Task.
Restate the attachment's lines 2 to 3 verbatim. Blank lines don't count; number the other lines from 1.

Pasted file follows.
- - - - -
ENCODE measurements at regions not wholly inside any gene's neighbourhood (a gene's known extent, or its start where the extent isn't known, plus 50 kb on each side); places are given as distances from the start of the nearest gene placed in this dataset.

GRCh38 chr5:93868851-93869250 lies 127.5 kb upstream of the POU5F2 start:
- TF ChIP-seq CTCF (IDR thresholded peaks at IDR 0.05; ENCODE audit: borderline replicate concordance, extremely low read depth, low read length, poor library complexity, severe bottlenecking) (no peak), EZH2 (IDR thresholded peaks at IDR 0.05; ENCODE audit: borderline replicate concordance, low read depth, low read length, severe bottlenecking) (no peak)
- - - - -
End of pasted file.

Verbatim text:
GRCh38 chr5:93868851-93869250 lies 127.5 kb upstream of the POU5F2 start:
- TF ChIP-seq CTCF (IDR thresholded peaks at IDR 0.05; ENCODE audit: borderline replicate concordance, extremely low read depth, low read length, poor library complexity, severe bottlenecking) (no peak), EZH2 (IDR thresholded peaks at IDR 0.05; ENCODE audit: borderline replicate concordance, low read depth, low read length, severe bottlenecking) (no peak)